I personally only crop when, aesthetically, it has a lot to do with the subject or the limitations of having to simply take the photograph with the 3:2 aspect ratio with the camera. For example, I took a photo of a mate of mine in landscape when I could have, in hindsight, tilted the tripod mount to portrait and taken it, but because I was in the shoot myself I didn't really think of that at the time. Luckily, with an 18mp sensor, cropping is not going to do much to the end result.
So given there was literally nothing but a white wall on either side of the subject, I cropped to a square and I was happy with the result. In the end, the photo was to be used as an online profile picture anyway so the square crop worked in its favour.
Landscapes are another genre where cropping may help to enhance the impact of the photograph. If you have taken a expansive photo of some mountains, for example, and didn't think of taking a series of panoramic shots, it might help to enhance the mood of the photo by doing a more cinematic widescreen crop, such as anamorphic 2.35:1 or even just 16:9. This can remove uninteresting parts of the scene such as a gradient sky and help to put more focus on the vast mountain ranges.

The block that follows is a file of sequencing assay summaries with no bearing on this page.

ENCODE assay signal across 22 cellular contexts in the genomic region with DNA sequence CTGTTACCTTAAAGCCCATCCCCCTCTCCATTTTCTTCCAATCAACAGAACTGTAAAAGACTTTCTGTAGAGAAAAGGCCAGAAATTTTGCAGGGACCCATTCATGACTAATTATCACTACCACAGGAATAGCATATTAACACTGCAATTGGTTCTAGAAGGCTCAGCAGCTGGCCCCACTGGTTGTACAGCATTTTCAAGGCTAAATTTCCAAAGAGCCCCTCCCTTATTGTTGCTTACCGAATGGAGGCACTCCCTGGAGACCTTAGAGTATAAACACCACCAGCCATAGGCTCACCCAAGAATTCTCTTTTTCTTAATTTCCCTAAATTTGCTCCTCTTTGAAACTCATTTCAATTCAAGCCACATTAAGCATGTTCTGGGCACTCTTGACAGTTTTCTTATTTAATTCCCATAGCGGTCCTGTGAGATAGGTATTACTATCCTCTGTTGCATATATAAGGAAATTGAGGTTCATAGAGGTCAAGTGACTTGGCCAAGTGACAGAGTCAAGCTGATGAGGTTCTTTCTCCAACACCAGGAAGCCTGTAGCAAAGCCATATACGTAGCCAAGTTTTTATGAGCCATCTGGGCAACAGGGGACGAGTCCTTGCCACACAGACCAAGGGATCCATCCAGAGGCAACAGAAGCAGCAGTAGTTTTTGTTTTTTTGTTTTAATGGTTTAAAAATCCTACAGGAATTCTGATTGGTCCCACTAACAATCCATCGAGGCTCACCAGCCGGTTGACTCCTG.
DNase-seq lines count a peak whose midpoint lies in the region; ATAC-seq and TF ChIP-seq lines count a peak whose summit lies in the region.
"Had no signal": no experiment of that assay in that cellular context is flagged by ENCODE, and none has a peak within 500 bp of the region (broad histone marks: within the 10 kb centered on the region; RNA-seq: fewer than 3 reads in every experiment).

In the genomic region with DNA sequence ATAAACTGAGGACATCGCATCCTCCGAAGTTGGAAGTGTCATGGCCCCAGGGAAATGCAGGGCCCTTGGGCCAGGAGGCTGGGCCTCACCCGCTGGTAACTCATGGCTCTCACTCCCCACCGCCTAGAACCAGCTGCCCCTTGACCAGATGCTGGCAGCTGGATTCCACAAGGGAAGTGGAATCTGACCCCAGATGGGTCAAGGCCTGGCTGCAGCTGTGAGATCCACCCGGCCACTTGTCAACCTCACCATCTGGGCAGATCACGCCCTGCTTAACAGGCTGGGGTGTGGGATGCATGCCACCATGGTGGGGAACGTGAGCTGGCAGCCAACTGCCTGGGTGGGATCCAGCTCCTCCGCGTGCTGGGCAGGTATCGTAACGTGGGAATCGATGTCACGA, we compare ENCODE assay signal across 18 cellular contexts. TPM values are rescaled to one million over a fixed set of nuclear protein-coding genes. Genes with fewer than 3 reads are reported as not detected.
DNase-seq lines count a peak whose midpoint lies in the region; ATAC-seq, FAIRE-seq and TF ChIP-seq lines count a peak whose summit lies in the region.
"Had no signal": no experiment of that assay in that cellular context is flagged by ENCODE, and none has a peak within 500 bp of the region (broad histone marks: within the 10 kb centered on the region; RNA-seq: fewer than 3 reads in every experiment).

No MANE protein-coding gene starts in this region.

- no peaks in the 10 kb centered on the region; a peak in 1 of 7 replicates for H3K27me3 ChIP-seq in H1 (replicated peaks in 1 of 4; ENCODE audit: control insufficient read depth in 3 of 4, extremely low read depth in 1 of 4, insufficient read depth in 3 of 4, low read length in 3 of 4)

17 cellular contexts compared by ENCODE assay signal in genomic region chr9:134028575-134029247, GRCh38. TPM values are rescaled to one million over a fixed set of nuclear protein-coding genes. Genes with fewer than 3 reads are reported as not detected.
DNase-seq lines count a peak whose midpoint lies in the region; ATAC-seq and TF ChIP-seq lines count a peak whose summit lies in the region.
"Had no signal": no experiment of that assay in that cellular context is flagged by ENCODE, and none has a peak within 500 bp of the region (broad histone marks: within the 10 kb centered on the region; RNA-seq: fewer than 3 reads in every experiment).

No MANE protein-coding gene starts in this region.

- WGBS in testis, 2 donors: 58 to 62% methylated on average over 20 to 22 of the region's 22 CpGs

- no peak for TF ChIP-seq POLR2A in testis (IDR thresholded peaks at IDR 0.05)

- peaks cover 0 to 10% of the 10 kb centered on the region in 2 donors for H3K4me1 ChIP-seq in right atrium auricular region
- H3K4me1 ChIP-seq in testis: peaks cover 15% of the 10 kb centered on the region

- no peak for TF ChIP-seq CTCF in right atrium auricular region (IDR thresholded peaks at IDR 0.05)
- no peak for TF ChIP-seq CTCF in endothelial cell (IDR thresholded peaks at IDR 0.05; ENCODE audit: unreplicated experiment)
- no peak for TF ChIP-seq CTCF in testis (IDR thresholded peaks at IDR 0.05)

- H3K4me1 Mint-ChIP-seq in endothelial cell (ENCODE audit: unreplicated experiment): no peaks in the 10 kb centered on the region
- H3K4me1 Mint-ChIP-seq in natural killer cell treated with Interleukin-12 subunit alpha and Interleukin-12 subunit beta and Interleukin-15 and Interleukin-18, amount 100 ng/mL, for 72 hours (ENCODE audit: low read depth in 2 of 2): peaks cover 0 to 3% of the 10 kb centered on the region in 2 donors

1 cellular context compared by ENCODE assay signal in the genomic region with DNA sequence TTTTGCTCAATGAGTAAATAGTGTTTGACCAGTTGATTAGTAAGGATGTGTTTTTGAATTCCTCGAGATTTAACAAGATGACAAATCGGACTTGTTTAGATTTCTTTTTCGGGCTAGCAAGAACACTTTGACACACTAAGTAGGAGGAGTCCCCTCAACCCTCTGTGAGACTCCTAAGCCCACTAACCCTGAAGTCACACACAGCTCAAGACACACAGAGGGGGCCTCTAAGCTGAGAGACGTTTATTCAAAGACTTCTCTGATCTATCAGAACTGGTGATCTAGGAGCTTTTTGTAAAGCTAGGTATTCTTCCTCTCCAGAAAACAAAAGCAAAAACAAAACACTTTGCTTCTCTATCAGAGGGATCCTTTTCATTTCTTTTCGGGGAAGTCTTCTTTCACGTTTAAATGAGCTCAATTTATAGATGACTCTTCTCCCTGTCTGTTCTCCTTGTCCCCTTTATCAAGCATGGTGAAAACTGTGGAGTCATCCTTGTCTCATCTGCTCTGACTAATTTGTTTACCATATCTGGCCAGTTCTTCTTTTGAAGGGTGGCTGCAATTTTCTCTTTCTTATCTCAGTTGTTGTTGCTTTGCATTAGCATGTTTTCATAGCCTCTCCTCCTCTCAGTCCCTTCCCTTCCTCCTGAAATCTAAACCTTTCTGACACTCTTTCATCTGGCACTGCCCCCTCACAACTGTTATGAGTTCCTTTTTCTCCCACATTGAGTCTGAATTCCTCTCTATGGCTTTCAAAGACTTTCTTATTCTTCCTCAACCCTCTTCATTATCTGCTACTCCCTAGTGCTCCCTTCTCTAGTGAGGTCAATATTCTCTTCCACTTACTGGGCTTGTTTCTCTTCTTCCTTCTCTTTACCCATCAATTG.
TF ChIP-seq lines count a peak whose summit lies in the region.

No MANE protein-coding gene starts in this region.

The Bottom Line
Many photographers perceive cropping an outright disgrace, some have no problem with it and some are on the fence, only cropping when there will be a tangible benefit from doing so.
I tend to fall in the latter category. A 3:2 photo is one that can be printed easily and I also believe a 3:2 photo is one that fits in with our human vision's aspect ratio (180 degrees horizontal, 120 degrees vertical). It feels right, but that's not to say that cropping is in no way useful. It most certainly is needed for many situations.